BUYER’S GUIDE 2015
BUYING THE RIGHT
BIKE THE FIRST TIME
Simplifying the new-bike dilemma
YOUR BIKE’S HEART
Bike manufacturers are really like frame companies that offer you options to complete your machine.
They offer their frames in three different
– The complete bike
The companies make the frames and
choose the parts (called “spec’ing”) to turn
the frame into a ready-to-ride bike. This
option typically results in the best bang for
the buck when it comes to components.
– The semi-custom
Companies offer the frame with several different build-kit options. These kits
include most of the parts you need to build
up the bike, and, in some cases, the company will build it up for you.
– The frame only
For the rider who simply must have the
bike their way, this is the way to go. While
you can plan on spending more on the indi-
vidual components, the customizability is
best with this option. It’s also a great
way to upgrade a dated frame with the
expensive components you’re already
riding, although this can end up costing
more in the long run if your new frame
uses updated standards that will cause
component compatibility issues.
THE SKINNY ON FRAMES
Many bike companies used to use the
exact same frame for their affordable
mountain bikes as their more expensive
models (the price difference was the bike’s
components), but this practice is almost
obsolete. More expensive frames may use
different construction techniques that lower
their weight and increase rigidity. This is
why it is more important than ever to buy
the bike you want rather than buy a less
expensive model with the dream—and it is
a dream—of upgrading it over the coming
Beginner’s tip: Buy your bike completely assembled. You can consider building a bike from the frame up once you have
more knowledge and experience.
There are two major materials used for
frame construction: aluminum and carbon
fiber. The growing acceptance of carbon
fiber has forced designers of aluminum
frames to up their game. Today’s aluminum
frames are a far cry from the oversized
round tubing of old. Aluminum is shaped
and manipulated into designs that look,
well, like carbon fiber.
Two carbon fiber frames that look identical can be very different because of the
quality of the carbon fiber used and the
method of manufacturing. If you buy the
cheapest carbon fiber version of a model,
planning to upgrade components later,
you may never achieve the ride quality of
the more expensive versions. Carbon fiber
frames on lower-priced models deliver a
brutal ride quality. Go for carbon fiber only
if you are willing to invest over $4000 in
your new bike.
Beginner’s tip: Under $4000, go aluminum. Over $5000, go carbon fiber.
Most mountain bikes are either dual suspension or hardtail (a suspension fork up
front with no suspension in the rear). If your
budget is under $2000, limit your selection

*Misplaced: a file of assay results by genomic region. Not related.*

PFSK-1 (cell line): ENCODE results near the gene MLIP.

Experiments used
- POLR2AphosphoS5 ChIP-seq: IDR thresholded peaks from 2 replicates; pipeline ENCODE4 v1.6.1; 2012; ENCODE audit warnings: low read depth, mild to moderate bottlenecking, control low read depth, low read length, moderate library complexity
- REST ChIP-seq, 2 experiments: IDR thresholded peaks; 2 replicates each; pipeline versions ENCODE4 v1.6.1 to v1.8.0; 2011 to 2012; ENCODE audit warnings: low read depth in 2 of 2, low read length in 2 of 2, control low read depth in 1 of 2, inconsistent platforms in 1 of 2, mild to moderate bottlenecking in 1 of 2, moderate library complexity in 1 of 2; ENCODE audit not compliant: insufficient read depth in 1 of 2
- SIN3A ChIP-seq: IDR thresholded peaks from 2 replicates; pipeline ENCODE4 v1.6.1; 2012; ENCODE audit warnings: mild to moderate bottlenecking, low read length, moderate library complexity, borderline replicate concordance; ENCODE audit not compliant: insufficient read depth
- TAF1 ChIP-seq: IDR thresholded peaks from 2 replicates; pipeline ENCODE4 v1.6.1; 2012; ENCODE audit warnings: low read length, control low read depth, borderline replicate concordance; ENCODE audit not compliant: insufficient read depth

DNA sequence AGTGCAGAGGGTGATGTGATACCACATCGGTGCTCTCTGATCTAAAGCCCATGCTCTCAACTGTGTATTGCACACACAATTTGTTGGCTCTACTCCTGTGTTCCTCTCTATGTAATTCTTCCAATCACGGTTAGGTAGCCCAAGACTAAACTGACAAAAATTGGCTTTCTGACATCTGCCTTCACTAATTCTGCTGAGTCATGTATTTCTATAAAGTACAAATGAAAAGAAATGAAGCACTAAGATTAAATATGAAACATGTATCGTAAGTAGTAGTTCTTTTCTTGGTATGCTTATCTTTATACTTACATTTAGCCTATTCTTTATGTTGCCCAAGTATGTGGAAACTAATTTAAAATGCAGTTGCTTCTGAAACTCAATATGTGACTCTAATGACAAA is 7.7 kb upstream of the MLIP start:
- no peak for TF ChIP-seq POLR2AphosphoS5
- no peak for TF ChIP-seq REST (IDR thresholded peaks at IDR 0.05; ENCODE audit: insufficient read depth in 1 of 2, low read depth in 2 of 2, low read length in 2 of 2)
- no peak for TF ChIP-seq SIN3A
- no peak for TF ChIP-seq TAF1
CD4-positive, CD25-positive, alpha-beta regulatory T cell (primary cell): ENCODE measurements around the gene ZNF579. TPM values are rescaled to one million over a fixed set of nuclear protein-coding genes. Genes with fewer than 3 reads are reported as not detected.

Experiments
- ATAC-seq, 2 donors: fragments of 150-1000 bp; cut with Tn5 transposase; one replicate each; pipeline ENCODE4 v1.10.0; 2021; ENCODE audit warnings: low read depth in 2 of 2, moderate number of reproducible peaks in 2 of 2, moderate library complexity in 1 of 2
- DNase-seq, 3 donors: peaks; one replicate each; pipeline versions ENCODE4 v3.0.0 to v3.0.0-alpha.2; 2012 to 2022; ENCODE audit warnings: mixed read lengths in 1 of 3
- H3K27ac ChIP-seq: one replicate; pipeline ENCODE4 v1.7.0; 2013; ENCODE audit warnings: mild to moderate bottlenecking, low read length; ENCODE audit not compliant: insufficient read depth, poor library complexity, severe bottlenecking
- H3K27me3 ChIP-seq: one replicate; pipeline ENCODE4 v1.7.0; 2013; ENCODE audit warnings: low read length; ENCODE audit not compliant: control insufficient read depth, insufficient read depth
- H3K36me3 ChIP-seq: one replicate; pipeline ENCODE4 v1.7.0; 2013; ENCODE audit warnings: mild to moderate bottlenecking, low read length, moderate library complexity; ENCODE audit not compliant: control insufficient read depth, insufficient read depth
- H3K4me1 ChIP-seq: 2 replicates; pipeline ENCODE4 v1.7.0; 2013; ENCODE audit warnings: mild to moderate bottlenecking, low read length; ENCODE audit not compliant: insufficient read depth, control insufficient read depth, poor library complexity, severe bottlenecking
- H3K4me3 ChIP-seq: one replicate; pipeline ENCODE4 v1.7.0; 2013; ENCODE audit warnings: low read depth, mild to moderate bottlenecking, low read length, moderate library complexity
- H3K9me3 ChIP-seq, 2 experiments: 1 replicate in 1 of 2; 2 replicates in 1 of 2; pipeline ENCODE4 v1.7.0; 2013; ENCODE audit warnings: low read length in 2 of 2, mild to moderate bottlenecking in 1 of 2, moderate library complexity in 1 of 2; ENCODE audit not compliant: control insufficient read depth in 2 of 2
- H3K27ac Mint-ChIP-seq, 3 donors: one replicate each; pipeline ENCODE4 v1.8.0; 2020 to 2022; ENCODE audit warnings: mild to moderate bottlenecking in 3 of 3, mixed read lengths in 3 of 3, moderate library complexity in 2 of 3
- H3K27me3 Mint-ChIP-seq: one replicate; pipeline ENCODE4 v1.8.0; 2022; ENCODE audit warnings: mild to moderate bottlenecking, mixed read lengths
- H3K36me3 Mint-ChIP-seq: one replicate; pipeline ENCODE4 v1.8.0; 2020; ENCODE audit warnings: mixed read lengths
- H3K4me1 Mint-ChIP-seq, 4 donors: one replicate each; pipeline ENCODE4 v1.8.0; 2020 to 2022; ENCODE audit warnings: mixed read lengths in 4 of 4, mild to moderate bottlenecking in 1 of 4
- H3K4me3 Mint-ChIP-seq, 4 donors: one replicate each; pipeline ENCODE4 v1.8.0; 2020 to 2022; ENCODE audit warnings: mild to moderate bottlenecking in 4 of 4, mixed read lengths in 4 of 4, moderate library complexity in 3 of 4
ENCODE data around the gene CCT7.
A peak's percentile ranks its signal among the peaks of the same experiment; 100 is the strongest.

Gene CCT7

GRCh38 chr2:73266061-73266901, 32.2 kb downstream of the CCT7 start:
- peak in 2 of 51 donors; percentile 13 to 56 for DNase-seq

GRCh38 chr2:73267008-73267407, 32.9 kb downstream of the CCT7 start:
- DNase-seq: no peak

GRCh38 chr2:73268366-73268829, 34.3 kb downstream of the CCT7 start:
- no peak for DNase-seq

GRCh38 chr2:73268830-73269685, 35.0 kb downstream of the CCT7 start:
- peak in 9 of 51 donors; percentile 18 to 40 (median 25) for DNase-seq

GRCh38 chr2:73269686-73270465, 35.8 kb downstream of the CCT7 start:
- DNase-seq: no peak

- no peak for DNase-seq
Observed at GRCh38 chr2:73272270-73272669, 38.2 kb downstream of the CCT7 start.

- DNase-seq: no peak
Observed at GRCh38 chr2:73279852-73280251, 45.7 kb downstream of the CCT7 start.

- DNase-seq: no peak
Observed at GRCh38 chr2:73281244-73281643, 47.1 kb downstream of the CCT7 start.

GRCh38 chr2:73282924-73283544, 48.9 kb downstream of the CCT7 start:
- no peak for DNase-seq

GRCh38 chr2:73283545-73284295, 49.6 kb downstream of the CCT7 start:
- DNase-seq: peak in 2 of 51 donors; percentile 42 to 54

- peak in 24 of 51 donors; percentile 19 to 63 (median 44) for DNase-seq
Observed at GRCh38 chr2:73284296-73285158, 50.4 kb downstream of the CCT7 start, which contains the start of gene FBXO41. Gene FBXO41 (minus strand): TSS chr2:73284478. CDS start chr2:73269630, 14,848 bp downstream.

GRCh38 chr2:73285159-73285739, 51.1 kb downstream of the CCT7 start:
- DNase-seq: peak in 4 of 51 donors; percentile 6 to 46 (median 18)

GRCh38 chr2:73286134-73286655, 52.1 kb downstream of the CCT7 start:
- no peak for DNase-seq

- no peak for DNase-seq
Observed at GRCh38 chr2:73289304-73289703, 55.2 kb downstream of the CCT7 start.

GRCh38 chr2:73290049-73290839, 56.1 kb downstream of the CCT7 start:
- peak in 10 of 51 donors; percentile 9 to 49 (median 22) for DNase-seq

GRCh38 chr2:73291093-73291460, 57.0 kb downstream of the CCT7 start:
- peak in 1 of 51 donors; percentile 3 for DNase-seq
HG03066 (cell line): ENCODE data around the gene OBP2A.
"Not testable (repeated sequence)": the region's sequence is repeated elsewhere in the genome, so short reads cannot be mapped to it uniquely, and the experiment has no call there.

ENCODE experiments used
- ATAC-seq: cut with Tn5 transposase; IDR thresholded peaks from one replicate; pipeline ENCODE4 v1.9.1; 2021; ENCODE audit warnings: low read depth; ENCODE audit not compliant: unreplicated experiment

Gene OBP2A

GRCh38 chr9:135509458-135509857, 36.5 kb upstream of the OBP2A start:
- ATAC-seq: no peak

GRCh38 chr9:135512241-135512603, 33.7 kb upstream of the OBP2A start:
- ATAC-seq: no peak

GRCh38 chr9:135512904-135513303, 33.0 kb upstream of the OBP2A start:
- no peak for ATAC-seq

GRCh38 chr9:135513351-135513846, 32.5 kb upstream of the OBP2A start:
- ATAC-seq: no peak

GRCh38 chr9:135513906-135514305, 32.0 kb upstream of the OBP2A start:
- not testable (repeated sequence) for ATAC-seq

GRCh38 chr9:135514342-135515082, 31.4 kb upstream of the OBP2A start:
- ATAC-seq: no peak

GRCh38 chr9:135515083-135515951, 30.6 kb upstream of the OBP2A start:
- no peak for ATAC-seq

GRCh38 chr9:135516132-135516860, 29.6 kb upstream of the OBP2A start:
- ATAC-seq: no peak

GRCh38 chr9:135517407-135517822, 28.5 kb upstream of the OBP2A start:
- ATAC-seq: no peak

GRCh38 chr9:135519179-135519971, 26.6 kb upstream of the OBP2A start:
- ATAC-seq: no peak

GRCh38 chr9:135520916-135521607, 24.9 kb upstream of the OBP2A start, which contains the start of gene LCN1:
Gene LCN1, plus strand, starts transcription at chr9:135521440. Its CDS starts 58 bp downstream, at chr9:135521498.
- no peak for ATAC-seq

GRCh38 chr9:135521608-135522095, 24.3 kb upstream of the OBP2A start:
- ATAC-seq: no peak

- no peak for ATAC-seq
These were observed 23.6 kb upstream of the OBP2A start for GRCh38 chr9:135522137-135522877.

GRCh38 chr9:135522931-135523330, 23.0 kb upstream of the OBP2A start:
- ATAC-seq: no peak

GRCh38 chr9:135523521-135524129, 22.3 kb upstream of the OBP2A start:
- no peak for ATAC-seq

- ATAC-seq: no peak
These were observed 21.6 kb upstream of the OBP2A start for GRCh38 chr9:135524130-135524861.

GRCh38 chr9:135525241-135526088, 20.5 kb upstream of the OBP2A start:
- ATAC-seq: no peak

to hardtail mountain bikes (with aluminum frames). There are similarly priced
dual-suspension bikes, but they will be
heavier, and the suspension components
will lack fine-tune adjustability.
Dual-suspension mountain bikes are
designed to use 3. 5 to 6 inches of rear-wheel travel (more for downhill-specific
bikes). If your budget is above $3000, you
should be looking for a bike that offers
4 to 5 inches of travel front and rear. A
cross-country race bike usually has less
travel than this, and a bike designed for
downhill usually has more. Be open to a
hardtail bike as an option.
Beginner’s tip: If you are willing to
spend $3000 or more, buy a dual-suspension mountain bike. If you are going to
spend less than $2000, buy a hardtail.
There are three popular wheel sizes
to choose from, and things have sure
changed since our “2014 Buyer’s Guide.”
The traditional 26-inch wheel size is on the
ropes. The in-between wheel size of 27. 5
(or 650b to bike geeks) has taken the trail
by storm, and the large 29-inch wheel is
still going strong.
If you are choosing a hardtail with a budget over $1000, 29- and 27.5-inch wheels
add so much to the ride quality that it is
hard to imagine a situation where we could
recommend 26-inch wheels. If you are
spending $500 (or below), 26ers still make
sense because of their weight savings,
which will vastly improve the overall ride
quality compared to a comparably priced
27. 5 or 29er.
If you are dead set on a dual-suspension
bike, stick to 29- or 27.5-inch wheels for
bikes with 4 or fewer inches of travel. If
your riding terrain is rough, rocky and technical and you are leaning toward more than
4 inches of travel, limit your selection to
Beginner’s tip: 29ers or 27.5ers will
make you feel more confident and faster
right out of the gate.
There are three predominant drivetrains
available on most 2014 bikes: 1x11, 2x10
or 3x10. This means the crank has one,
two or three chainrings matched to 10 or
11 cogs on the rear wheel. When choosing
drivetrains, you have to factor in the wheel